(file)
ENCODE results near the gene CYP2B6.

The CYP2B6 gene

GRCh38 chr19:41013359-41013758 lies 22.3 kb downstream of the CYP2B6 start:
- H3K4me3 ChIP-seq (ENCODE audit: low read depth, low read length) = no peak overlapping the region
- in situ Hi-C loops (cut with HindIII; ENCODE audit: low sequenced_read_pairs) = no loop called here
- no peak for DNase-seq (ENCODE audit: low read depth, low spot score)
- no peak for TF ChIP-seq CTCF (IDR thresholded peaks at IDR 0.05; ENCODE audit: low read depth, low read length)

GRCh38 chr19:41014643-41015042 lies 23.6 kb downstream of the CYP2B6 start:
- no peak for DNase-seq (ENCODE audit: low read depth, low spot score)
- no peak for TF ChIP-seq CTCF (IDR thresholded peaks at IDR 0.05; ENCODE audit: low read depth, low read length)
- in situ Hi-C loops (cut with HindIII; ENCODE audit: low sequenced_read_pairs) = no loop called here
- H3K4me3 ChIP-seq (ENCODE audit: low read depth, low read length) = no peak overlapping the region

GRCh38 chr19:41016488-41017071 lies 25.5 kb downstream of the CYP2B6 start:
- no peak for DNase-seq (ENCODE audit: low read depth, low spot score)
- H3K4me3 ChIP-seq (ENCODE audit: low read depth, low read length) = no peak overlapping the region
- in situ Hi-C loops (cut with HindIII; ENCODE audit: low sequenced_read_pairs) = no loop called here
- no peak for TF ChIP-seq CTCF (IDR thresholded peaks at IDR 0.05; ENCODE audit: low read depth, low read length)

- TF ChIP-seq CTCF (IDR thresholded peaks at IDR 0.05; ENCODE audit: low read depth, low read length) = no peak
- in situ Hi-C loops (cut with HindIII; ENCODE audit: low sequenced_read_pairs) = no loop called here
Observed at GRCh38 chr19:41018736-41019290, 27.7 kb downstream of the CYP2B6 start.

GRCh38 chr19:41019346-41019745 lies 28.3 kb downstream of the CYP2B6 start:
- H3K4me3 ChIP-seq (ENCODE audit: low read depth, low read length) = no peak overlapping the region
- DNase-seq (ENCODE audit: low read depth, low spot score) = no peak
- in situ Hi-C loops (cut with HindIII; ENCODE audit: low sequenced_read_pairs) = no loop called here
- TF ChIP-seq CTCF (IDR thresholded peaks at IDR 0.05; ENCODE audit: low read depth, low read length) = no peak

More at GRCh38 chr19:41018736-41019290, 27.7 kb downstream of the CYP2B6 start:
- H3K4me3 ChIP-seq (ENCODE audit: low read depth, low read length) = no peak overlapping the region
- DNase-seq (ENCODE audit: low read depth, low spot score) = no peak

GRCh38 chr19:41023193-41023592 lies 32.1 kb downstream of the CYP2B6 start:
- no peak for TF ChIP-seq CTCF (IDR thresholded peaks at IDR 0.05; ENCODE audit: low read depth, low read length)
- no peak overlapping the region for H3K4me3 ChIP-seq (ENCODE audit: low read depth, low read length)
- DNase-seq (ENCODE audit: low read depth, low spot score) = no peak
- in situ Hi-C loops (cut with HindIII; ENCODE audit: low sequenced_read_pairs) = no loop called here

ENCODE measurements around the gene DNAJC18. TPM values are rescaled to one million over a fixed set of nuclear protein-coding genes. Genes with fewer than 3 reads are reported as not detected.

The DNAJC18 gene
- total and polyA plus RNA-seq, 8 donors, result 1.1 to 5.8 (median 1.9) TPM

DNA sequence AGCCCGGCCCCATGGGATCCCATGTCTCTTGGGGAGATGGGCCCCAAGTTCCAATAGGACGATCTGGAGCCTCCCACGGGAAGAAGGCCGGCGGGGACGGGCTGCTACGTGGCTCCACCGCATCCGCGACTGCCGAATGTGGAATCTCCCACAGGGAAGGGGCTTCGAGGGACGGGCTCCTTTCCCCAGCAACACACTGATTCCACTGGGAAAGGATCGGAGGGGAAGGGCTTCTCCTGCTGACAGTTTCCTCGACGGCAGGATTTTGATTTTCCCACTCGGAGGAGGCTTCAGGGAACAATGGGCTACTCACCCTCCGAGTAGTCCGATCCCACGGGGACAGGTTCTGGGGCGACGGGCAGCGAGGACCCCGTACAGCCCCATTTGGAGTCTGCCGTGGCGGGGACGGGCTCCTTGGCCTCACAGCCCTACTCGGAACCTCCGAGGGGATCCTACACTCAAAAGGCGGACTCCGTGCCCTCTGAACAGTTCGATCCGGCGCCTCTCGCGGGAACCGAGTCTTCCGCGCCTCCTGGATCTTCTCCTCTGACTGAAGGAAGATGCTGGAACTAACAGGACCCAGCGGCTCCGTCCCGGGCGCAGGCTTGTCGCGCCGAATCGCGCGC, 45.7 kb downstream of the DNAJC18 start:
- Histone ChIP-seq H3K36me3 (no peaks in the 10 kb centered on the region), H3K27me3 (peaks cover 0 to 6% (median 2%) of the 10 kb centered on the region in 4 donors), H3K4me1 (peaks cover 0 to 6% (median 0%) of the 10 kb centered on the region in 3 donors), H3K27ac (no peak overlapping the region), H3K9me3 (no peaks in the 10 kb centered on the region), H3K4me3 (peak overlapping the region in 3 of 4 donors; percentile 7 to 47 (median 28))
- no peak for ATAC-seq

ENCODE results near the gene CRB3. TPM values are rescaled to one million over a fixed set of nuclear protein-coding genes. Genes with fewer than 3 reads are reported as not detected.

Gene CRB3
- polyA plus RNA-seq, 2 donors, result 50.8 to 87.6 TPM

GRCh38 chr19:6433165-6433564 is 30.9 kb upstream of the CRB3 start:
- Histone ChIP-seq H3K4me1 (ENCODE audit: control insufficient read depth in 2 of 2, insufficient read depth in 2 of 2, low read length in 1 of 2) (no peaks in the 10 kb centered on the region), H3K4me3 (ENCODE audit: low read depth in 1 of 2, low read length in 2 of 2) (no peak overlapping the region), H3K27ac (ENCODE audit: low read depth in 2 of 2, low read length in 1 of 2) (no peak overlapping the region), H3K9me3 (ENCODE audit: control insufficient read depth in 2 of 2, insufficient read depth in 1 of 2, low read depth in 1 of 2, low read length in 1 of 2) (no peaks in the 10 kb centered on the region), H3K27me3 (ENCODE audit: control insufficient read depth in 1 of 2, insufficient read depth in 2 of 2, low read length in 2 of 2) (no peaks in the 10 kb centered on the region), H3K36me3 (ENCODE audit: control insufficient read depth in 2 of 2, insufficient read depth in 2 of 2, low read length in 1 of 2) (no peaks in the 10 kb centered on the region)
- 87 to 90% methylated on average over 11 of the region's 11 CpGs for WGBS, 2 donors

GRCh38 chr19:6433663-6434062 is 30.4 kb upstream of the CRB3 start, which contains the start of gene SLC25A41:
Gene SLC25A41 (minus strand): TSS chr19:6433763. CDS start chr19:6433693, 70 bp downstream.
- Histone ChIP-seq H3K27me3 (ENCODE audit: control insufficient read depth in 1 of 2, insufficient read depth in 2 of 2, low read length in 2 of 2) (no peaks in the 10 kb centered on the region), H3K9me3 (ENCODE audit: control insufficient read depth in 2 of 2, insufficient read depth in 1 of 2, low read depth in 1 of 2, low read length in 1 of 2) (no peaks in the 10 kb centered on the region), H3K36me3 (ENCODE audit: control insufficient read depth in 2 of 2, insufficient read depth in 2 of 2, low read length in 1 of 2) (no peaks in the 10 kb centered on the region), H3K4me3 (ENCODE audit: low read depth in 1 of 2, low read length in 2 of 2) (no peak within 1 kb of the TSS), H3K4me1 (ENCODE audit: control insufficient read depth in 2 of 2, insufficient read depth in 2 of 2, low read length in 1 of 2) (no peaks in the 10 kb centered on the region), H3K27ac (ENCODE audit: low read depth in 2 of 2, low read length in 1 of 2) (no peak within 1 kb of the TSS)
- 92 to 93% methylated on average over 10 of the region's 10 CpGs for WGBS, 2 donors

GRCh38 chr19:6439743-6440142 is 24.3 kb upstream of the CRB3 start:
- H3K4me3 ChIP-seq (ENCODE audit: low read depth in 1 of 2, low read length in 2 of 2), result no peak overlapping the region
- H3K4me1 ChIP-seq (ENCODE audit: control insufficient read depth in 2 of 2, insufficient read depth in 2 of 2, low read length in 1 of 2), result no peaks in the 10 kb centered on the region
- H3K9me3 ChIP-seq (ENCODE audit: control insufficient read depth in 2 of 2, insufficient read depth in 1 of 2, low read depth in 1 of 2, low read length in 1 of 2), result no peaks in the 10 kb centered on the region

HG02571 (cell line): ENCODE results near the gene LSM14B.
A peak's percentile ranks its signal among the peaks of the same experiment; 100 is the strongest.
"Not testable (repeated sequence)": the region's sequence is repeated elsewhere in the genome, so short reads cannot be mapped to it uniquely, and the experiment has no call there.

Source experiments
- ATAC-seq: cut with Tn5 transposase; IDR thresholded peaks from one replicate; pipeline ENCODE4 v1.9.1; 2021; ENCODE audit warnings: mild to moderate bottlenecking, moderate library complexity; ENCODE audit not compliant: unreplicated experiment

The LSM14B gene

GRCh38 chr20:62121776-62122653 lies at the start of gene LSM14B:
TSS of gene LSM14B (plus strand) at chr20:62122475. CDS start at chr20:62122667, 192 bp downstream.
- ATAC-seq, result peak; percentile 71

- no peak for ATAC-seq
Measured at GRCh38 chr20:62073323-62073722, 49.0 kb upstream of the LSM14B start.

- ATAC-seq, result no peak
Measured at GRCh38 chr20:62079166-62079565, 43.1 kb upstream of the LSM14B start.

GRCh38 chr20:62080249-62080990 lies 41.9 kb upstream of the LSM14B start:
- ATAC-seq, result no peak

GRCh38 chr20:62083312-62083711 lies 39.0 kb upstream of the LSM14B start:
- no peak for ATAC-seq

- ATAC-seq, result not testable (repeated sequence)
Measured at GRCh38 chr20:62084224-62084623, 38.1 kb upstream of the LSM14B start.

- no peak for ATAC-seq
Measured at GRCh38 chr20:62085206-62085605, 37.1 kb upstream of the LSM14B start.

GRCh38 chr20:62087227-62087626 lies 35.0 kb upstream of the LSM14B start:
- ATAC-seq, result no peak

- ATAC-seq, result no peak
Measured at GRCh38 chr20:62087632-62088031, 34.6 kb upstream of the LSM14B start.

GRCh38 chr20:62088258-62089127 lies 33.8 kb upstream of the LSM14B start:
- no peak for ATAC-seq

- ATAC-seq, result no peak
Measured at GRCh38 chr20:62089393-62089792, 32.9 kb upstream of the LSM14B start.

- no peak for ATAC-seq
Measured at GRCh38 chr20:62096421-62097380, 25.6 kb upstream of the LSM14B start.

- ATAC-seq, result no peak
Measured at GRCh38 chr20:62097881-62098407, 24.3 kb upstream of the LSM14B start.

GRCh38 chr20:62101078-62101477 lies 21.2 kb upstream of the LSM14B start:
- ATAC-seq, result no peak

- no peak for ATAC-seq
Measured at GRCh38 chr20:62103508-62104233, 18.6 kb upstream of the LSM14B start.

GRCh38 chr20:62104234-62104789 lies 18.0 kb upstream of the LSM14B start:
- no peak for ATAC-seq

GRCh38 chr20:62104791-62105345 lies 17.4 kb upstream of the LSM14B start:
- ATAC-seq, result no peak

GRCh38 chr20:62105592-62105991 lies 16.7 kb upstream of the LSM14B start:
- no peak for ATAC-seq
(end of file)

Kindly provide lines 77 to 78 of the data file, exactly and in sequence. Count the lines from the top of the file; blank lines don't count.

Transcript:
- ATAC-seq, result no peak
Measured at GRCh38 chr20:62087632-62088031, 34.6 kb upstream of the LSM14B start.